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Thursday, December 15, 2011

Britney Spears, "...Baby One More Time"

Britney Spears
"...Baby One More Time"
Jive (1999)

1001 Recordings You Must Hear Before You Die

This post will hurt the heads of readers who are looking for artistic or obscure musicians. At the same time, I hope that it will at least attract a few readers who aren't interested in hearing about free jazz. The album, Britney Spears' debut "…Baby One More Time," is not a critical darling. It is, however, a diamond-selling record and a monumental album for modern music, at deserves at least some recognition.

I'm going to get the stuff I don't like about this album first, so we can focus on the positives for most of the post. When I say "things I don't like," I'm referring to eight of the album's 11 tracks. Put bluntly, these eight tracks are bubblegum-teen-pop crap. In Spears' defense, she was 17 when this album was recorded and she didn't write any of the tracks here. But songs like "E-mail My Heart" and "Thinkin' About You" are cliches and occasionally schlocky (free relationship advice: don't try to solve relationship issues online). I am a forward-thinking guy and typically not misogynistic, but Spears was born to be a sex symbol. Like Marilyn Monroe, music (or film) is a side note. Spears is not cut-out for ballads and Colbie Caillat pop. This argument brings us to the two major tracks that are worth hearing (the third is her cover of Sonny & Cher's "The Beat Goes On").

"(You Drive Me) Crazy" and "…Baby One More Time" are songs about sex, and if you doubt it, watch the music videos. People who thought "hit me baby" had anything to do with domestic violence are somewhere in space. People who thought that Spears was "crazy" about a guy for strictly platonic reasons are also in orbit. She is at her best when she's edgy, and frankly, her age at the time of this record's release made it much edgier than any followup could be.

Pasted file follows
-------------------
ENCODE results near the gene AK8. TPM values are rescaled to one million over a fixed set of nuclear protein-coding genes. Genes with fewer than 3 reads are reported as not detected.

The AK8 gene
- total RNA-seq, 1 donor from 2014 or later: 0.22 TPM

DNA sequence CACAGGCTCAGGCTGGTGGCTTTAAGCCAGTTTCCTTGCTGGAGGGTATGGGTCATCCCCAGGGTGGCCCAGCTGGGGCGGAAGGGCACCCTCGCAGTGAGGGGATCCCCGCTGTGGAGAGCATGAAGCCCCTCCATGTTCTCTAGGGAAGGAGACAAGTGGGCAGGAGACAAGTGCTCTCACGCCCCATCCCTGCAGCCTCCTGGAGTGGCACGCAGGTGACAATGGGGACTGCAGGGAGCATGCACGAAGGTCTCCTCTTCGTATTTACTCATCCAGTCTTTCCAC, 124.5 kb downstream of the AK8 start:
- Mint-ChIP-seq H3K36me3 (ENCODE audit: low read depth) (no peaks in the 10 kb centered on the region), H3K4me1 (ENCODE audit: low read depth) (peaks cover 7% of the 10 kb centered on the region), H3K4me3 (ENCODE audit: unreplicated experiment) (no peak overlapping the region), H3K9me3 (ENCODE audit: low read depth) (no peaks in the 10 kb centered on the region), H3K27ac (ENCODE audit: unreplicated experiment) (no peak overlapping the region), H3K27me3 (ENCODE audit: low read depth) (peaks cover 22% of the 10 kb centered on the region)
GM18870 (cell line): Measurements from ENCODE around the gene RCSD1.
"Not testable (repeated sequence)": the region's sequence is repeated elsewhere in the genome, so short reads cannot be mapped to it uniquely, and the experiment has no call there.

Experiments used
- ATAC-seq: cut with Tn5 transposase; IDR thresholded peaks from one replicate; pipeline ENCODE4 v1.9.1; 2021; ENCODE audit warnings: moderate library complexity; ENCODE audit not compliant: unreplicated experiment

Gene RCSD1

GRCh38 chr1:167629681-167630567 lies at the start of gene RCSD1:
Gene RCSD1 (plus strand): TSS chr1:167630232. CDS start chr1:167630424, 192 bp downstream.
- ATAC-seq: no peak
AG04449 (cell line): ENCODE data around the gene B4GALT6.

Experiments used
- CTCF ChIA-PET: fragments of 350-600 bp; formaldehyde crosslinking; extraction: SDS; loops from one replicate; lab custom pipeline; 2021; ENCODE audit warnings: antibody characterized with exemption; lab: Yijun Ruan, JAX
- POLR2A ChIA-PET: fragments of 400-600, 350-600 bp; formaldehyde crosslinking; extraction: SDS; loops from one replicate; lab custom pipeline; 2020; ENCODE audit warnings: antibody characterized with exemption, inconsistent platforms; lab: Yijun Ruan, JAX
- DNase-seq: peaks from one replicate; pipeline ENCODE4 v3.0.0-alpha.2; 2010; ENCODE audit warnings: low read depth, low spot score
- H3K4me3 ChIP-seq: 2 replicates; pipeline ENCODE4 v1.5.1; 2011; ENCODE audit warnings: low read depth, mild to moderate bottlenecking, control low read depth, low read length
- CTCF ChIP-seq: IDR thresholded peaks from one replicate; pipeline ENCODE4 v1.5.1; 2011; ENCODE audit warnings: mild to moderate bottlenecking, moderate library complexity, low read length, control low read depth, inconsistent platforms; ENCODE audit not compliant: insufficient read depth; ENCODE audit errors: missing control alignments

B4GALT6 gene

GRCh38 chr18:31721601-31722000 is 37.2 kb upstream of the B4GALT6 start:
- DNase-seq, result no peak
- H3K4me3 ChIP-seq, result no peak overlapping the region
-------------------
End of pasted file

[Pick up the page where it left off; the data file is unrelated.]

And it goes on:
These singles also stand out amongst Spears' later releases from an instrumental perspective. From "I'm A Slave 4 U" on, her singles have embraced the slick electronic production of modern club music. This music is undeniably sexy, and yet it doesn't inspire grinding up on the nearest living member of the opposite sex. There are real guitars here, real bass guitar, and percussion that could be reproduced on a real drum set. It could easily have been created by an actual band, such as No Doubt.

Whether you like this music or not, there's no denying this album's place in pop music history. Madonna was one of the premier stars of the '80s, but there wasn't a similar figure for the '90s. Whitney Houston and Alanis Morissette had both had individual high-selling albums, but none were exactly "pop." The Spice Girls played off the boy-band obsession of the era, but in 1999, there was no strong individual female figure in music. Spears was the answer, and imitators like Christina Aguilera and Jessica Simpson were soon to follow. In the 2000s, all female pop artists either evolved (Lady Gaga) or devolved (Katy Perry, Ke$ha) from the Spears model.

Now you have to decide whether you want to thank her or strangle her for it.

INTERESTING FACT: Every bit of clothing in the "...Baby One More Time" video was purchased at K-Mart, and it was all less than $17. Lady Gaga can't do that.

(You Drive Me) Crazy by Britney Spears on Grooveshark

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